The Lisbon Treaty 15 years on - Achievements and Challenges

2024. márc. 19. 13:00

Call for Participation

The Lisbon Treaty 15 years on - Achievements and Challenges

The Jean Monnet Project "Constitutional Prerequisites for the Future of the European Union" at the University of Erfurt (Dr. Robert Böttner) and the Department for EU Law at the Pázmány Peter Catholic University in Budapest (Prof. Dr. Petra Láncos) are organizing a conference on the state of play of the European Union 15 years after the Lisbon reform came into force, contemplating achievements and the need for possible future treaty amendments. The conference will take place on March 19-20, 2024 at Pázmány Péter Catholic University, Faculty of Law and Political Sciences.

The Treaty of Lisbon, the latest major reform of European primary law, entered into force in December 2009. Adopting the substance of the failed Constitutional Treaty, the Lisbon reform has introduced a number of innovations aimed at streamlining the work of the Union, while making it more democratic. The amendments sought to take account of the big bang Eastern enlargement, i.e. the increased number of players within the multilevel system. With several accession negotiations still on-going, a new adaptation of the Union's founding treaties seems inevitable.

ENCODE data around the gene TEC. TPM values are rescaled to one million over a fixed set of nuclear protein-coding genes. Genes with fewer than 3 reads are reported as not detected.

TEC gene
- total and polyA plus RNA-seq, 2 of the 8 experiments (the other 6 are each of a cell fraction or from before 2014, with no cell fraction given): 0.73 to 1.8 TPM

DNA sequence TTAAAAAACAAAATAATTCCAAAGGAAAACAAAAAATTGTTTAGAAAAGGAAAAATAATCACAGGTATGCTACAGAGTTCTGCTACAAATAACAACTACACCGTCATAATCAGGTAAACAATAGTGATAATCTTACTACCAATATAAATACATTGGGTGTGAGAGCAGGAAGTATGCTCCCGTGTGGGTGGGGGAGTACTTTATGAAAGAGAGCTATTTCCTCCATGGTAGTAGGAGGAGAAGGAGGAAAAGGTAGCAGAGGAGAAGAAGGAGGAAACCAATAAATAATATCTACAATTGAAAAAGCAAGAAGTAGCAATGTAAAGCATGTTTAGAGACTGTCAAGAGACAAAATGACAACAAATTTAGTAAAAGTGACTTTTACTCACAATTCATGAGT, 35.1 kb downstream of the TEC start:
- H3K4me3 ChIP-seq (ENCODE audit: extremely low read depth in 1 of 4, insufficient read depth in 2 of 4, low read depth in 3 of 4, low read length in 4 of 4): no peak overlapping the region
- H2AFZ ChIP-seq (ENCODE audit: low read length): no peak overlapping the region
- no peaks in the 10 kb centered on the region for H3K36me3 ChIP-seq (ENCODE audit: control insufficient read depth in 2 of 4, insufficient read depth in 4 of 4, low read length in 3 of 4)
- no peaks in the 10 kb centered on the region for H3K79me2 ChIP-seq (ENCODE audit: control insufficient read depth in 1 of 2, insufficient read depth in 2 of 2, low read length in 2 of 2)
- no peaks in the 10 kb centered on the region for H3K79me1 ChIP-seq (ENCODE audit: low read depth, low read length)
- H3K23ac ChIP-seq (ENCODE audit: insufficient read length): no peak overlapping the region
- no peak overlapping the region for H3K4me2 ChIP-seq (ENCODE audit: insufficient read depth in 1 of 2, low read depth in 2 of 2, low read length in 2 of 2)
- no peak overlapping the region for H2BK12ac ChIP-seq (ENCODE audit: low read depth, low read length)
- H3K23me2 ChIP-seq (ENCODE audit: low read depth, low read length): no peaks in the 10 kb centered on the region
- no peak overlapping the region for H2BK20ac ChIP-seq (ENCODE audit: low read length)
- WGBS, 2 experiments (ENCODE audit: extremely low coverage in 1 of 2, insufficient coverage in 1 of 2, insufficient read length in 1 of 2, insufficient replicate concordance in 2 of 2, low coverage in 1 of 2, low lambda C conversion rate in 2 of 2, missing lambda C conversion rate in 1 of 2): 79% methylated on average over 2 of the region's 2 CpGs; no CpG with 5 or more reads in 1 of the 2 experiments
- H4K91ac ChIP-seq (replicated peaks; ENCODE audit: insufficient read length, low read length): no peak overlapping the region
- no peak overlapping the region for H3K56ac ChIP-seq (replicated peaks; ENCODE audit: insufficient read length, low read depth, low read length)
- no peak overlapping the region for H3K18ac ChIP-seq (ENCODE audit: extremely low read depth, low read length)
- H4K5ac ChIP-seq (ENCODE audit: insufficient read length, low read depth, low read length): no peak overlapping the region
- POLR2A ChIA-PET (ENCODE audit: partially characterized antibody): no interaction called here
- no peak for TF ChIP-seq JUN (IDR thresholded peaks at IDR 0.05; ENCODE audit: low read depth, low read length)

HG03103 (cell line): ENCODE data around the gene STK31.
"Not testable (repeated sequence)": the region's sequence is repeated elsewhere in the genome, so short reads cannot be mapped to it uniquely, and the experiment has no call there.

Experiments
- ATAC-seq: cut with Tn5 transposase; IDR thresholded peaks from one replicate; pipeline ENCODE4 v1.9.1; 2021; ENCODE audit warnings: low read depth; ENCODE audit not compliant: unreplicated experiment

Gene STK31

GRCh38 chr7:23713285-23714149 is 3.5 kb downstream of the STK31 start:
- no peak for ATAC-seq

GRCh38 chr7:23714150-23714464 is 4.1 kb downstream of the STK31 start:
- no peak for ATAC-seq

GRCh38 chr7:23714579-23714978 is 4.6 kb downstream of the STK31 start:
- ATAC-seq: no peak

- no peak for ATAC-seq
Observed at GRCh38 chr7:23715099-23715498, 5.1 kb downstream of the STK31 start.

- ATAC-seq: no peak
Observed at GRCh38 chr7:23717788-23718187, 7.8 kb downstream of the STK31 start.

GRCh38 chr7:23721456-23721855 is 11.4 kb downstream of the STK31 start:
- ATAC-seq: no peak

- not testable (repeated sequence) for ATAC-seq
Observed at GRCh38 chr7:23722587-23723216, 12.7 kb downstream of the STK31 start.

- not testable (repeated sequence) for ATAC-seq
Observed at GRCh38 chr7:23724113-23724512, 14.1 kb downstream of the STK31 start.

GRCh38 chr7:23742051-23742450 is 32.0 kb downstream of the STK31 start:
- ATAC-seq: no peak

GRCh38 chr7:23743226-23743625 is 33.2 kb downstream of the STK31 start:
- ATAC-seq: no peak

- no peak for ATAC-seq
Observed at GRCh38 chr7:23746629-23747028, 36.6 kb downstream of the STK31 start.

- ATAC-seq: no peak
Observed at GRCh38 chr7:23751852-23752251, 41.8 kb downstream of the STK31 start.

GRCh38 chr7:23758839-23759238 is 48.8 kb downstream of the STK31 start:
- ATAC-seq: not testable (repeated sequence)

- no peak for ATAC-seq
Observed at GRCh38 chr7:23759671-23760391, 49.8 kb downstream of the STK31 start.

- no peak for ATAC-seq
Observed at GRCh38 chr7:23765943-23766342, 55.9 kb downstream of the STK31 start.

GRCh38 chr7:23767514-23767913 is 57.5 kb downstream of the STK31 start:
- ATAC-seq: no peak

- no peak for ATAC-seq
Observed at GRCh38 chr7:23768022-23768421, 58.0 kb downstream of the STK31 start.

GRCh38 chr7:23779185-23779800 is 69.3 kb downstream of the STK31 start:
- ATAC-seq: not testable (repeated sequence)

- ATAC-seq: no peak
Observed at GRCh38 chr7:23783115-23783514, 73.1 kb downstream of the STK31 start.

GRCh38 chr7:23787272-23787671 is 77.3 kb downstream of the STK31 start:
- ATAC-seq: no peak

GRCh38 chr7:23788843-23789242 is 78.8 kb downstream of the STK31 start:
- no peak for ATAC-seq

Over the past fifteen years, the Union faced several internal and external challenges that tested its resilience, but also revealed shortcomings, be it the asynchronicity evident in economic and monetary integration, the shortcomings in the Common European Asylum System or the challenges in protecting its values internally. The Union and the Member States tackled these issues primarily by implementing reforms and new instruments on the level of secondary law or by concluding additional international agreements.

The recent Conference on the Future of Europe as a joint initiative of the European Parliament, the Council of the EU and the European Commission for a citizens-led forum presented a final report including multiple proposals for a reform of the institutional and policy aspects of the Union. The European Parliament has used this as a starting point to initiate a treaty amendment procedure with a long list of suggestions (2022/2051(INL)).

Against this background, the conference will analyse the Lisbon reform and at the same time contemplate areas and solutions for constitutional reform. The conference will cover – but is not limited to – the following fields:

  • Constitutional basis, institutional framework and democracy
  • Economic and monetary union
  • External action – Europe in the world
  • Enlargement, membership and accession
  • Green and digital transformation

The conveners invite scholars and practitioners to present their ideas and research on legal aspects of the abovementioned areas, but also welcome interdisciplinary approaches and analyses. Early-career researchers are particularly encouraged to answer to this call.



Click HERE for the programme!